In a league of his own: the other Iron Man Another streak: Ernie Tyler, the Orioles' field attendant, hasn't missed a game since 1960.

Harford People

November 05, 1995|By Philip Hosmer | Philip Hosmer,SPECIAL TO THE SUN

When Ernie Tyler's streak began, Cal Ripken Jr. wasn't even born.

Mr. Tyler, a field attendant, hasn't missed an Orioles home game since he took the job in 1960. That's more than 2,800 consecutive home games, a streak that far surpasses Cal Ripken's major league record of 2,153 consecutive games played. If Mr. Ripken is the Iron Man, what does that make Mr. Tyler? The Titanium Man?

Don't ask Mr. Tyler, a soft-spoken, low-key sort. The Orioles' public relations staff keeps track of the exact number of home games he's worked, and even they have only an estimate.

"I don't keep track of how many games it is," said Mr. Tyler, a Forest Hill resident. "I just show up. I like to sit there -- I could sit there all night. It's the best seat in the house."

He's not kidding. During games, Mr. Tyler sits on a stool a mere 58 feet behind home plate -- closer to the batter than the pitcher.

Mr. Tyler, 71, is the oldest field attendant in the major leagues, according to the Orioles. And he shows no signs of slowing down. Mr. Tyler lifts weights and jogs at the Bel Air Athletic Club -- he moved to Forest Hill in the early 1970s -- and jokes that he wants to work for the Orioles for another 36 years. Given his work ethic, that's not entirely out of the question.

Mr. Tyler worked three jobs for most of his life, while he and his wife, Juliane, raised 11 children. For 31 years, he worked for the state Department of Health and Mental Hygiene as a financial agent and chief of field operations. He moonlighted as a store detective for Hecht Co., as well as working for the Orioles.

He started working for the Orioles as a boy in the 1930s, when the team played at the old Oriole Park in the International League. Mr. Tyler lived near the park and got a job chasing foul balls down the lines. After graduating from high school, Mr. Tyler served in the Air Force as a radio operator in North Africa during World War II.

In 1958, Mr. Tyler was living a few blocks from Memorial Stadium and went to many games. He was asked to work as an usher at the 1958 All-Star game and began working part time as an usher, through the 1959 season.

In 1960, a young ballboy mistakenly picked up a wild pitch with a base runner on first. The Orioles subsequently offered the job to the older Tyler, who was then 35. He took his place on the stool behind the plate, and has been there ever since.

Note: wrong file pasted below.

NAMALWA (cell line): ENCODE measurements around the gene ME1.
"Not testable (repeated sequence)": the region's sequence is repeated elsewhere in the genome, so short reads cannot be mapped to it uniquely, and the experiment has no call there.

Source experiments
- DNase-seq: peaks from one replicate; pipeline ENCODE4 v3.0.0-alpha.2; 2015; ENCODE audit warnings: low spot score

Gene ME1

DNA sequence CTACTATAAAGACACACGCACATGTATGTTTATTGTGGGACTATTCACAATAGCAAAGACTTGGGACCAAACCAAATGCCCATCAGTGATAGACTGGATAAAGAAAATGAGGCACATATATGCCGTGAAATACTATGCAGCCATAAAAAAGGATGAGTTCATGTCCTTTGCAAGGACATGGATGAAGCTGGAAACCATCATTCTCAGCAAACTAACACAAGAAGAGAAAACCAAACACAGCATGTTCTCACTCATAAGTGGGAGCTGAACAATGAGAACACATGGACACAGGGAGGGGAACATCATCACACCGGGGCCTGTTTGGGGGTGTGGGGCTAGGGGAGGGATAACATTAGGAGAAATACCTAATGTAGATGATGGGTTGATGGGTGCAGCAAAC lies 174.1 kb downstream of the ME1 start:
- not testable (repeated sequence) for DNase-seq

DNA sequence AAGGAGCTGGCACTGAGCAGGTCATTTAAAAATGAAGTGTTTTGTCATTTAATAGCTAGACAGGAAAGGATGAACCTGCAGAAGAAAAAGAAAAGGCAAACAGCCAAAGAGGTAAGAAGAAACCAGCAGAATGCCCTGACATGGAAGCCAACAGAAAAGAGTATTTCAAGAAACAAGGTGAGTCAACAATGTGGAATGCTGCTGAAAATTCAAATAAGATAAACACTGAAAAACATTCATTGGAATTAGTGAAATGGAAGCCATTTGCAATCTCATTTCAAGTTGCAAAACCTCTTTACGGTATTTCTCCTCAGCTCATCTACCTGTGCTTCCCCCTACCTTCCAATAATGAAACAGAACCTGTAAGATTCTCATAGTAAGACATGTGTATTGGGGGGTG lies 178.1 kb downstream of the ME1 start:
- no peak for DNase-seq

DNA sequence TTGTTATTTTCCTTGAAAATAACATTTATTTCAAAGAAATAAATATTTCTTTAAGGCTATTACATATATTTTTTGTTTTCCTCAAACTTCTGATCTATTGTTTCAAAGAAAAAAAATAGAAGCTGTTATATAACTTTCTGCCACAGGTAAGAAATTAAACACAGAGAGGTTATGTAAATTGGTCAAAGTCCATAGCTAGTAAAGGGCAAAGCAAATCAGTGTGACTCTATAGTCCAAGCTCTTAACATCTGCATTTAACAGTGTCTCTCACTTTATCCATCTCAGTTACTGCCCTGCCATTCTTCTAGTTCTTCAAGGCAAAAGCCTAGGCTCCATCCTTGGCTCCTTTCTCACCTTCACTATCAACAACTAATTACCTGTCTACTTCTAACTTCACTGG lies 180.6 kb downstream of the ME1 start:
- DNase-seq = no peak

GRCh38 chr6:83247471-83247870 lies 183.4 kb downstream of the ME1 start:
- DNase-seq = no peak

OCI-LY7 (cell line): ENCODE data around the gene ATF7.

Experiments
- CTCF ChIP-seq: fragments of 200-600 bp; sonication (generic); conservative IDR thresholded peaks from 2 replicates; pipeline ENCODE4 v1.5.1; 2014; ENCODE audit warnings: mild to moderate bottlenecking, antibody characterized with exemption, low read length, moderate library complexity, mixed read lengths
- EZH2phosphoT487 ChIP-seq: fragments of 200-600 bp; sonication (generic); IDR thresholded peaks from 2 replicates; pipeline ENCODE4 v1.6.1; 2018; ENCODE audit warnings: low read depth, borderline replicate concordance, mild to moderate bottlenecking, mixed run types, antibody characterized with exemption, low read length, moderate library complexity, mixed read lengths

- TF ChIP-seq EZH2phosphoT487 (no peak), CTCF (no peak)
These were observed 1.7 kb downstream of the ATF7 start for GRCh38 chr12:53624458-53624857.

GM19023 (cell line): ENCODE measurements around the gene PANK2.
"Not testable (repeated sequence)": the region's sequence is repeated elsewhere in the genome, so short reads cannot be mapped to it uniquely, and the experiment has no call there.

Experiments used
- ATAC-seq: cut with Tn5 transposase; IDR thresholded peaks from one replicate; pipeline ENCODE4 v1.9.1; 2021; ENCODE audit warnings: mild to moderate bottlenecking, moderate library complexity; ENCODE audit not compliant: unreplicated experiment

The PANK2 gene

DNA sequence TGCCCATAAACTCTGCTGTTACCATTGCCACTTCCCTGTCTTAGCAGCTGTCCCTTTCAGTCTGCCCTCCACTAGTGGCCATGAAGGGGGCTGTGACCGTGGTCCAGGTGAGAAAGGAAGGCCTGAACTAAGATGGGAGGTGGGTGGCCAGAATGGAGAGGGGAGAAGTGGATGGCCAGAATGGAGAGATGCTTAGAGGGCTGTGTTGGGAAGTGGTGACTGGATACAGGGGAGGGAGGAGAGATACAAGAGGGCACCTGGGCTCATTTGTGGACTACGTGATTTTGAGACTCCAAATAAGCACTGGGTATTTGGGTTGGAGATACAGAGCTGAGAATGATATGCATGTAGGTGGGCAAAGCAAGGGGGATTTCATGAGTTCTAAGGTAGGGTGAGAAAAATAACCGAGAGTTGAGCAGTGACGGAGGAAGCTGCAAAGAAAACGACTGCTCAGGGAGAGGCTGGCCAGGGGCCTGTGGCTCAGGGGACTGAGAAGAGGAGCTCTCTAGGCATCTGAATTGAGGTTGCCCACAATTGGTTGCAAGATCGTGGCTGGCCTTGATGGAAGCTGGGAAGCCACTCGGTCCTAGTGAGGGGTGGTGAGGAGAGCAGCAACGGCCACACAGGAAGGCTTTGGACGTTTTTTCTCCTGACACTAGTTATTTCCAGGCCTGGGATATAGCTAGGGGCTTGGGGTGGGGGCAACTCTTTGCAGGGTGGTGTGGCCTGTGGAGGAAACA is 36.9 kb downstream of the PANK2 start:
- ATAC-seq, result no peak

Mr. Tyler shows up at the stadium at 1 p.m for a night game, and 8 a.m. for an afternoon game. He sets up the umpires' room with their uniforms and equipment. His sons, Jimmy and Freddy, are the Orioles home and visitors' equipment managers.

Among his many pregame duties, Mr. Tyler must prepare 60 baseballs for each game by rubbing them with Delaware River mud to condition the rawhide. He also shows the umpires a videotape of any questionable plays in the previous day's game. Five minutes before game time, he takes his seat between home plate and the visitors' dugout.

Some people ask him whether he gets bored, sitting there game after game.

"It's not boring at all -- you're in the game totally," he said. "People who think baseball is boring are always looking for a home run or strikeout. You have to know what to look for. The catcher, the coaches, the managers, the infielders are constantly giving signals. There's so much going on out there, you can't take it all in. I could sit back there all night."

Mr. Tyler makes sure the home-plate umpires have enough baseballs and other equipment they may need. He has a phone under his stool and sometimes serves as a liaison between the umpires and the press box during a game.

Being so close to the action, Mr. Tyler sees and hears things that the average fan doesn't. Many batters, he said, mutter things to the umpire under their breath, often asking whether a pitch they swung at and missed would have been called a strike. He says he enjoys the camaraderie between umpires and catchers and among ballplayers in general.

During his 36-year career, he's gotten more than his share of memories.

He recalls talking to New York Yankee greats Mickey Mantle and Roger Maris during rainouts and having former California Angels pitcher Bo Belinksy over to his house for a game of pool. He counts Hall of Famer Harmon Killebrew and former Oriole (now with the Cleveland Indians) Eddie Murray as among the nicest players he's ever encountered.

"Eddie once bought me a new pair of shoes because the ones I had were getting a little old," Mr. Tyler said.

The 1966 World Series was the highlight of his career, until this year, when he watched Cal Ripken break Lou Gehrig's consecutive-games streak.

"The Ripken streak has never happened before and will never happen again," said Mr. Tyler. "Players today have to travel so much, it makes it even more difficult."

Although he downplays his own streak, others in the Orioles organization are effusive in their praise of Mr. Tyler.

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